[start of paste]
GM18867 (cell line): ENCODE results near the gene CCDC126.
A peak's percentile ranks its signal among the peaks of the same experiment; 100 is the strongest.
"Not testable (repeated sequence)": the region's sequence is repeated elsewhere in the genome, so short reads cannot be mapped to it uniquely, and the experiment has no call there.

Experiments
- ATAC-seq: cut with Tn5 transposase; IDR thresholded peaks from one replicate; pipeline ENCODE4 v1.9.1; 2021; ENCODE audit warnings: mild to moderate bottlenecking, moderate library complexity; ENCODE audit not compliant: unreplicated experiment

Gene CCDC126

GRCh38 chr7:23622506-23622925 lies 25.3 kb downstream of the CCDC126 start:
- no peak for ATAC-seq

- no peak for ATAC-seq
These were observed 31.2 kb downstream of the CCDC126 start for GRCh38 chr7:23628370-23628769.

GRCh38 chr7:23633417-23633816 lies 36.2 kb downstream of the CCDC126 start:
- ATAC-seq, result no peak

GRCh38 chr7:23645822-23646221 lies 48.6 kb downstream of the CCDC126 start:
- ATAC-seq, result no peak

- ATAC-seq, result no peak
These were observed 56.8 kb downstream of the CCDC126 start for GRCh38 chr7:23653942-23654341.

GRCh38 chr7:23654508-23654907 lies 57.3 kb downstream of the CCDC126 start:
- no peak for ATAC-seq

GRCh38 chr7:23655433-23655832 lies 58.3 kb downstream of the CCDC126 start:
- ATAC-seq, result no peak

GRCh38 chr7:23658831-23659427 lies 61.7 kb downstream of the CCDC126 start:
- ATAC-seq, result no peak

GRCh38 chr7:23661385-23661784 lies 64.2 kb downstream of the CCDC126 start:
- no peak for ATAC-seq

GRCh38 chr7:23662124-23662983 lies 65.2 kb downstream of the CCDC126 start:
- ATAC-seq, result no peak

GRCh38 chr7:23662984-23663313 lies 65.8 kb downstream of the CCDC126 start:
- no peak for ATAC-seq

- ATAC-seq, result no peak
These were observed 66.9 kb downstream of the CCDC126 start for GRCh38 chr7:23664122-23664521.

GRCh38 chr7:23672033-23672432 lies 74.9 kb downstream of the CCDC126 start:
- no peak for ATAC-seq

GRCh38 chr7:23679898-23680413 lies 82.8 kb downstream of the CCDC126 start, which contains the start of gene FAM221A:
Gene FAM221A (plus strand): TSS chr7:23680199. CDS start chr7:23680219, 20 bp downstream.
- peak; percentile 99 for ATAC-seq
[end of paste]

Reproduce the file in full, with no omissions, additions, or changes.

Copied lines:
GM18867 (cell line): ENCODE results near the gene CCDC126.
A peak's percentile ranks its signal among the peaks of the same experiment; 100 is the strongest.
"Not testable (repeated sequence)": the region's sequence is repeated elsewhere in the genome, so short reads cannot be mapped to it uniquely, and the experiment has no call there.

Experiments
- ATAC-seq: cut with Tn5 transposase; IDR thresholded peaks from one replicate; pipeline ENCODE4 v1.9.1; 2021; ENCODE audit warnings: mild to moderate bottlenecking, moderate library complexity; ENCODE audit not compliant: unreplicated experiment

Gene CCDC126

GRCh38 chr7:23622506-23622925 lies 25.3 kb downstream of the CCDC126 start:
- no peak for ATAC-seq

- no peak for ATAC-seq
These were observed 31.2 kb downstream of the CCDC126 start for GRCh38 chr7:23628370-23628769.

GRCh38 chr7:23633417-23633816 lies 36.2 kb downstream of the CCDC126 start:
- ATAC-seq, result no peak

GRCh38 chr7:23645822-23646221 lies 48.6 kb downstream of the CCDC126 start:
- ATAC-seq, result no peak

- ATAC-seq, result no peak
These were observed 56.8 kb downstream of the CCDC126 start for GRCh38 chr7:23653942-23654341.

GRCh38 chr7:23654508-23654907 lies 57.3 kb downstream of the CCDC126 start:
- no peak for ATAC-seq

GRCh38 chr7:23655433-23655832 lies 58.3 kb downstream of the CCDC126 start:
- ATAC-seq, result no peak

GRCh38 chr7:23658831-23659427 lies 61.7 kb downstream of the CCDC126 start:
- ATAC-seq, result no peak

GRCh38 chr7:23661385-23661784 lies 64.2 kb downstream of the CCDC126 start:
- no peak for ATAC-seq

GRCh38 chr7:23662124-23662983 lies 65.2 kb downstream of the CCDC126 start:
- ATAC-seq, result no peak

GRCh38 chr7:23662984-23663313 lies 65.8 kb downstream of the CCDC126 start:
- no peak for ATAC-seq

- ATAC-seq, result no peak
These were observed 66.9 kb downstream of the CCDC126 start for GRCh38 chr7:23664122-23664521.

GRCh38 chr7:23672033-23672432 lies 74.9 kb downstream of the CCDC126 start:
- no peak for ATAC-seq

GRCh38 chr7:23679898-23680413 lies 82.8 kb downstream of the CCDC126 start, which contains the start of gene FAM221A:
Gene FAM221A (plus strand): TSS chr7:23680199. CDS start chr7:23680219, 20 bp downstream.
- peak; percentile 99 for ATAC-seq